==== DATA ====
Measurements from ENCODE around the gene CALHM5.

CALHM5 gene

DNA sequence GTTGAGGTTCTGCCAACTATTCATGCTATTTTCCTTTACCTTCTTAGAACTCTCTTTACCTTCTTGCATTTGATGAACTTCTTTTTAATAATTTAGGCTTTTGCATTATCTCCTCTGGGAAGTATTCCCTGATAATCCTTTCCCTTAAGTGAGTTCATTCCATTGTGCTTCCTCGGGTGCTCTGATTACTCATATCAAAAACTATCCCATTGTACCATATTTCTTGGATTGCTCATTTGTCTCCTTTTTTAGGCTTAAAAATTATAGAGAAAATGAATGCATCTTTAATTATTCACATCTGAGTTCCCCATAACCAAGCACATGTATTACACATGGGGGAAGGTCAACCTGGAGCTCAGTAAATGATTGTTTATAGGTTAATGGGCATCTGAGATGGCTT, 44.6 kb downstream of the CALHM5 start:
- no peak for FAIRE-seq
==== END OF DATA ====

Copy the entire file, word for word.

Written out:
Measurements from ENCODE around the gene CALHM5.

CALHM5 gene

DNA sequence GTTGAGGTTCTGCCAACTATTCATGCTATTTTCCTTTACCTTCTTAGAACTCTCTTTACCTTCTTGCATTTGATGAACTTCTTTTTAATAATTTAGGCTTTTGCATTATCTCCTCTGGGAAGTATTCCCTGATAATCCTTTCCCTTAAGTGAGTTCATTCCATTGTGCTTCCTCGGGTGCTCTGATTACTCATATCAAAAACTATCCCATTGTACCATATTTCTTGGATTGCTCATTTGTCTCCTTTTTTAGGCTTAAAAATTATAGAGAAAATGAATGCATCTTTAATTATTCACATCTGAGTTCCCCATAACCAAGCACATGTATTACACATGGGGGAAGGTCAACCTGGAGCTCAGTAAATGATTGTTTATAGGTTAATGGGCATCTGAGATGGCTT, 44.6 kb downstream of the CALHM5 start:
- no peak for FAIRE-seq